The Cycle of Disadvantage

Not all children get an equal start in life.


Not all children get an equal start in life.

Today, one in seven Australian children and young people are living in poverty1, where even life's basics are hard to come by. 

When families are experiencing financial disadvantage children can fall behind with their learning, leaving them more vulnerable to experiencing hardship themselves later in the life. 

Research shows children and young people living in disadvantage have access to fewer books and learning materials in the home. Access to support and resources forms the foundation for learning. In many cases, the parents of disadvantaged children may not have the skills or experience to support their child’s education. As these children get older, they have fewer role models, and access to mentors and networks that are critical for creating educational opportunities to help them build their aspirations and be motivated to learn.

The Cycle of Disadvantage

The effects of growing up in poverty go beyond the home environment. For the 1.1 million Australian children and young people1 this can negatively affect their school life and mean they are less likely to achieve the educational outcomes (and in turn employment outcomes) they need to build a better future for themselves.

the impact of disadvantage

Disadvantaged students are on average 2-3 years behind in reading and maths by the time they are 15 years old

Disadvantaged students are on average 2-3 years behind in reading and maths by the time they are 15 years old.2

The reading gap between the lowest socio‑economic status (SES) students and the highest SES students is equivalent to almost three years of schooling.3

Year 12 completion rates are significantly lower (58%) for students from low SES backgrounds than for students from high SES backgrounds (77%).4

University students from high SES backgrounds are three times more likely to attend, than students from low SES backgrounds.5

why is education so important?

Research shows that completing Year 12 (or equivalent) increases a young person’s likelihood of continuing with further study, as well as entering the workforce.6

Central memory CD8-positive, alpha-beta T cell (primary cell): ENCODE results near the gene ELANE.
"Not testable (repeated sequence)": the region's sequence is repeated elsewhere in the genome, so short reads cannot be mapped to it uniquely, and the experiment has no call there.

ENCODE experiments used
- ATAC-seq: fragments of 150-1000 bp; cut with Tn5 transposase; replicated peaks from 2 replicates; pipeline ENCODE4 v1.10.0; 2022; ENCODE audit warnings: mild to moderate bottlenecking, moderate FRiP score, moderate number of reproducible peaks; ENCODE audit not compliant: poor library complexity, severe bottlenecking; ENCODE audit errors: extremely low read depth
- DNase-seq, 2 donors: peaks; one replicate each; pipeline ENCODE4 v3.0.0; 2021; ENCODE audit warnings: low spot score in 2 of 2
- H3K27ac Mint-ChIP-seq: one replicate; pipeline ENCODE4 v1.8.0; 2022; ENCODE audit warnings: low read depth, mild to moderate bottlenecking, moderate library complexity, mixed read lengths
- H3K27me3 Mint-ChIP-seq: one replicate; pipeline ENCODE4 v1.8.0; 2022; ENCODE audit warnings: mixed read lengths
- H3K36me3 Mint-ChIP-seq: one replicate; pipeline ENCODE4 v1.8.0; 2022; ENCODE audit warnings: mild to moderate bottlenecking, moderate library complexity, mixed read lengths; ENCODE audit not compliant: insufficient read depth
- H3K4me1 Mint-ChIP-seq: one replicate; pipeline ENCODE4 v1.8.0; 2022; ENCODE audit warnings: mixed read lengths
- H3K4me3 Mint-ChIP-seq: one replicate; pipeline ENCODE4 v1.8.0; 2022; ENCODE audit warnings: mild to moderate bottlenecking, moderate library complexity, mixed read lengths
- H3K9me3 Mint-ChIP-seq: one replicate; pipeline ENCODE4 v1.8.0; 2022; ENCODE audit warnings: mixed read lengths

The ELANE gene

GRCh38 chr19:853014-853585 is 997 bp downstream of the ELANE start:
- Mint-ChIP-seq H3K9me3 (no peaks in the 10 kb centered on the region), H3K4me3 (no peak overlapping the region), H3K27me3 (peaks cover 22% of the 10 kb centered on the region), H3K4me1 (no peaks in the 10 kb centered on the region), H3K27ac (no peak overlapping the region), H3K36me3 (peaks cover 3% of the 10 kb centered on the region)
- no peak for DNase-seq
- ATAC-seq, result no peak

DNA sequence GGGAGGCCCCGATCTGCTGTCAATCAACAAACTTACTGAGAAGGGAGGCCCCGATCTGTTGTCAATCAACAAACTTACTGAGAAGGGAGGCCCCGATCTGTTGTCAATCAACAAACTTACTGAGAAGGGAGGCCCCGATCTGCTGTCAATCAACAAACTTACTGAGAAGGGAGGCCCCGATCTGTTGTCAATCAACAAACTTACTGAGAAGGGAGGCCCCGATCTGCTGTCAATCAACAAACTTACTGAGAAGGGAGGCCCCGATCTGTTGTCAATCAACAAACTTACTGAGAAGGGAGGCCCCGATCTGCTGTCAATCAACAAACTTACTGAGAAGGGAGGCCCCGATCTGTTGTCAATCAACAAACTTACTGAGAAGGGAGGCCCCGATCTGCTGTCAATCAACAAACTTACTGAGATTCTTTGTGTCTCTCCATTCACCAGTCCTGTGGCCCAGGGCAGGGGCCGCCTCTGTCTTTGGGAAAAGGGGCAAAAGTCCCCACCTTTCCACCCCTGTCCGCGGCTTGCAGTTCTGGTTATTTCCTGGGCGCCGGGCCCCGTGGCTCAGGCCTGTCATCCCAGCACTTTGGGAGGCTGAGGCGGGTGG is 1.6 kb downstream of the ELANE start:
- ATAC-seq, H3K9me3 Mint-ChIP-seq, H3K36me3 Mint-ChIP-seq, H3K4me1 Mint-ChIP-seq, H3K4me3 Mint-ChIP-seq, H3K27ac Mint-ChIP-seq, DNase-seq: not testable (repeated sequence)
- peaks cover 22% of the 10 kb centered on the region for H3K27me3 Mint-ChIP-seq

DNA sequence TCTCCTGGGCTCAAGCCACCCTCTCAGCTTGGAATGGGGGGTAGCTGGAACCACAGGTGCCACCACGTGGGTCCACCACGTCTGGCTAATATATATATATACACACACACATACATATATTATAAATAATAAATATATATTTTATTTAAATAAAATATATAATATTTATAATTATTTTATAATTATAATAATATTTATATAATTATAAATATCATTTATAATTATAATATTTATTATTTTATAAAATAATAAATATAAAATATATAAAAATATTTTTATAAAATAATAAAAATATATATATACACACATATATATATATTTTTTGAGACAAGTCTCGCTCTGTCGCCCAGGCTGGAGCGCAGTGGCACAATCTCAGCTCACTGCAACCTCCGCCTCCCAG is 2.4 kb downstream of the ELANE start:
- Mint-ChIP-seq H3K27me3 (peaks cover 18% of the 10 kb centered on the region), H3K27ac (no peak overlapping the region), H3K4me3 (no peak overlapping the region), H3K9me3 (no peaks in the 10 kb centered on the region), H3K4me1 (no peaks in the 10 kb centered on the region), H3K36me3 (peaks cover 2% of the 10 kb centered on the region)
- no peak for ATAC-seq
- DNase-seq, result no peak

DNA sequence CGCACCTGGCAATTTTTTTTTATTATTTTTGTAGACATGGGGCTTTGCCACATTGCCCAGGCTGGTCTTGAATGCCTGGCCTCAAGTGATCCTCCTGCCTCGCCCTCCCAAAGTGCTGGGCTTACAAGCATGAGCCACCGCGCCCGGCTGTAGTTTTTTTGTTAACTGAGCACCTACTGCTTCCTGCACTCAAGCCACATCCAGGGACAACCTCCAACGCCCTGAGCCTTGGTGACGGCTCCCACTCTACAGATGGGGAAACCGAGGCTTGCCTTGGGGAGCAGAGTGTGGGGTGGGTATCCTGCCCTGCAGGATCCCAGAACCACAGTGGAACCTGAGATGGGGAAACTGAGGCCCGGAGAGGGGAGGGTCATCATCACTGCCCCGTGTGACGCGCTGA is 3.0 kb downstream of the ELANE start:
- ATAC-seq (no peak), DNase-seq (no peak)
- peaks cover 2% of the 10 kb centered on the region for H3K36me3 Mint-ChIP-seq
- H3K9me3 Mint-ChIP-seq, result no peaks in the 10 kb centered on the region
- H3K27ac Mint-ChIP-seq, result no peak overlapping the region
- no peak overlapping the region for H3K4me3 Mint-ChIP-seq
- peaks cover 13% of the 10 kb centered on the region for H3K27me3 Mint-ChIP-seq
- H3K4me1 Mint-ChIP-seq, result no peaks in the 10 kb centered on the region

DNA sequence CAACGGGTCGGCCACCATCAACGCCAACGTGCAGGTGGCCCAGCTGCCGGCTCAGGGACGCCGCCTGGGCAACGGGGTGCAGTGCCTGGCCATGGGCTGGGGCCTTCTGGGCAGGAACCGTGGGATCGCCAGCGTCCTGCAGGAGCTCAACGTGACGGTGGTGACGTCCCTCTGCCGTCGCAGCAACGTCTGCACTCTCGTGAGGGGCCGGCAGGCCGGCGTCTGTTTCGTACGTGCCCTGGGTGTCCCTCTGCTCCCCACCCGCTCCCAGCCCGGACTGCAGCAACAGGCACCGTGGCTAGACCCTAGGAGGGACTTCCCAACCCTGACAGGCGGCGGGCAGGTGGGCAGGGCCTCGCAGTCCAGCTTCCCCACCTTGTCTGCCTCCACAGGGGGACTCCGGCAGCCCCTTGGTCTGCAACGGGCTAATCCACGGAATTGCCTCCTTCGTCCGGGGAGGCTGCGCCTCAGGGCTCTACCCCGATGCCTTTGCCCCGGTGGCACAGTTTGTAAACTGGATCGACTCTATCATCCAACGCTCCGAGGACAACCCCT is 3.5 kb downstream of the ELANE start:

It also leads to higher annual earnings for individuals, greater community involvement and economic benefits for the country as a whole.

Not completing Year 12 can lead to:

  • Increased crime and poorer health outcomes among early school leavers
  • Nationally lower levels of productivity
  • Reduced quality of the labour force
  • Increased unemployment
  • Lower growth in income tax collections6
Education attainment is an important predictor of future employment, welfare and health prospects – and it improves [a person’s] ability to contribute socially and economically in the community.

Victorian Auditor-General’s Report, November 2012

how we help

Girl writing at the Homework Club

Our Learning for Life programs support children and young people to participate more fully in their education by providing innovative, evidence-based programs and emotional, practical and financial support throughout their schooling and tertiary education.

Our programs give disadvantaged students the skills, motivation and essentials to stay in school and get the most from their education so they can create a better future for themselves.

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1 ACOSS & SPRC (2016) Poverty in Australia, 2016, Australian Council of Social Services, Sydney.
2 Thomson et al, 2011, Challenges for Australian Education: Results from PISA 2009.
3 Department of Education, Employment and Workplace Relations, 2011, Review of school funding final report.
4 Australian Curriculum, Assessment and Reporting Authority 2012. National Report on Schooling in Australia 2010: Additional statistics.
5 Department of Education, Employment and Workplace Relations, 2008, Review of Australian Higher Education Final Report.
6 Access Economics 2005, The economic benefit of increased participation in education and training. Dusseldorp Skills Forum and Business Council of Australia, Sydney.